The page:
the college of luxembourg was founded in 1619 as a residence for less affluent students in leuven. the monument, which was granted its protected status in 1994, thanks its existence to the luxembourg native jean de myle, or johannes milius, who came to leuven for a doctorate in law after his studies in treves & luxemburg.
jean de myle was later employed at the court of king philips 2 (1527-1598) in brussels. he later followed the king upon his return to madrid, where he lived & worked until his death in 1596. he left a fortune large enough to fund the construction of a residence for luxembourgian students who were in need of financial support.
the college provided accommodation, nourishment & medical assistance for fifteen students, half of which studied theology, while the other half studied law.
the original college was probably built on the remains of an already existing building. further, very little is known of this construction from 1619. in 1739, jean andré anneessens (1687-1754), who was the king’s court architect at that time, was hired to draw a completely new plan for the college, which found itself in an abysmal state at the time. the constructions started in 1755, following the plans of a certain n. jooris, who had probably taken over anneessens’ original plans & adapted them. the doors & windows were provided with sculpturally decorated framework in blue stone from hainaut, the façade showed four capitals in white sandstone, a coat of arms covered the central entrance gate, the stairs were decorated with beautiful balustrades & the interiors were ornated with moulding in stucco. It is also during this period that the two galleries on either side of the central court were built, connecting the gatehouse with the central building. in the second court, behind the central building, a chapel could be found until 1911, when it was demolished.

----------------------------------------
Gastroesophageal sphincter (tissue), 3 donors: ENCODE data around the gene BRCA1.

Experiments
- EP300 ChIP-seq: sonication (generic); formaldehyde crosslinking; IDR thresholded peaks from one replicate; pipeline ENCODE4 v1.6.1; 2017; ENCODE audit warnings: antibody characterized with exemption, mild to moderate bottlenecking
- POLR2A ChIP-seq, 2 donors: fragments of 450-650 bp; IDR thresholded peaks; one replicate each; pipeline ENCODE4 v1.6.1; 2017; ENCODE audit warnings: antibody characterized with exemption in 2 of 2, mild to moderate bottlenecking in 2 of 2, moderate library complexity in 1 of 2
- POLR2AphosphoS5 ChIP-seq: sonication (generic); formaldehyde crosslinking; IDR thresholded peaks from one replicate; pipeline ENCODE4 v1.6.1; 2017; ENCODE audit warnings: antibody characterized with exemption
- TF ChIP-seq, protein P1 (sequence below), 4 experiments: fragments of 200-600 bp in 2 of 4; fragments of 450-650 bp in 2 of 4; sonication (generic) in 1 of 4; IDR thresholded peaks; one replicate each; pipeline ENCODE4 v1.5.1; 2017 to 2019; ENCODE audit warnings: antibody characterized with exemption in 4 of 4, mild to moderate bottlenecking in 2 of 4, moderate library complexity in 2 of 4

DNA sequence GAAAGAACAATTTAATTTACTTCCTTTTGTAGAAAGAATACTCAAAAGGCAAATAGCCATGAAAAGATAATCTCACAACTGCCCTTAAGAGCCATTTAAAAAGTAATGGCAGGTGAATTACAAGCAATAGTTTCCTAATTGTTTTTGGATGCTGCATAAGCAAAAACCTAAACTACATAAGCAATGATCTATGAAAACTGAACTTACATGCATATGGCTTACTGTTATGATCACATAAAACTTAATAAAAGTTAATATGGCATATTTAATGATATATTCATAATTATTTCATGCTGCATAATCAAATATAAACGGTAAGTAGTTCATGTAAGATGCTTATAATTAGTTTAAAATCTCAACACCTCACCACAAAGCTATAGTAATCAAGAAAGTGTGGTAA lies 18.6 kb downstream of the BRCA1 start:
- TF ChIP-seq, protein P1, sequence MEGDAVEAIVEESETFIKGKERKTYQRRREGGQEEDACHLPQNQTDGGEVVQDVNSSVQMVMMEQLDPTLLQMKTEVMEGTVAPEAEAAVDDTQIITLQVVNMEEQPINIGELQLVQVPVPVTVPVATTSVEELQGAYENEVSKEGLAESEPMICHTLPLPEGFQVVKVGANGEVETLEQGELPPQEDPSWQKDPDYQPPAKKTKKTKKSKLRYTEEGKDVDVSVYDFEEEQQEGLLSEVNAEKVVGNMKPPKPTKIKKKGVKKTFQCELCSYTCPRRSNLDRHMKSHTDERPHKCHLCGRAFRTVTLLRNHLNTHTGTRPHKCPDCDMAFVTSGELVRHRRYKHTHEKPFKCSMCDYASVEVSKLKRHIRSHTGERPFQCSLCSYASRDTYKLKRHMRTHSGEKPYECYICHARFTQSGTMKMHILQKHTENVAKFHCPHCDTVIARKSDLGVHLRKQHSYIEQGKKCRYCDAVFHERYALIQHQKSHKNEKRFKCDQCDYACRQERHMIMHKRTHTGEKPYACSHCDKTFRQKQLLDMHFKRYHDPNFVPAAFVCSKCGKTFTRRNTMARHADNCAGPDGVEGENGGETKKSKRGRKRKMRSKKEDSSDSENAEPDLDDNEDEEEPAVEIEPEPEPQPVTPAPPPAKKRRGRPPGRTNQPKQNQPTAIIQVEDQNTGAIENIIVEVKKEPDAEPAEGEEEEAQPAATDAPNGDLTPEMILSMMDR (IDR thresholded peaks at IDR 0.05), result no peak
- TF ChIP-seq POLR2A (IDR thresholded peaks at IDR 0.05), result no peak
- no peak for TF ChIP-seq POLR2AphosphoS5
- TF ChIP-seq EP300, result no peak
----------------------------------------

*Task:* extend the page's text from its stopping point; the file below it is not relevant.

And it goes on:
the architectural style of the college of luxembourg is to be named as louis xv or rococo. its typology is based on that of a typical french hôtel, a sort of city palace for nobility, wherein a gatehouse & a main building are typically separated from each other with galleries on both sides of a central court. the round plan of the niche in the gatehouse wherein the entrance portal of the college is situated is an example that frequently can be found in parisian hôtels. the college also shows the influence of local traditions, such as the characteristically brabantine use of blue stone, white sandstone & red brick.
in 1797, under french occupation, the college adopted the function of a military hospital. its inhabitants moved to a residence on the pork market, which is now the square of father damian. starting in 1807, it was a laundry house, a slaughterhouse & a shoe manufacture. between 1810 & 1850, the property served as a state prison, a police office & a fire station. a few years later the royal middle school for boys & its boarding school moved in, followed by a girls’ school in 1866. until 1986 the college was used by the royal athenaeum or secondary school. after this, the steinerschool & the kunstbank of leuven found accommodation in this building during more than a decade.
at the beginning of the twentieth century the college of luxembourg didn’t have a determined function. it was inhabited by squatters who called themselves ‘t Gesoncken Schip, meaning The Sunken Ship. In 2013 the exterior of the building was renovated in the context of a small urban renewal project, & in 2014 the decision was made to reuse the building as a courthouse.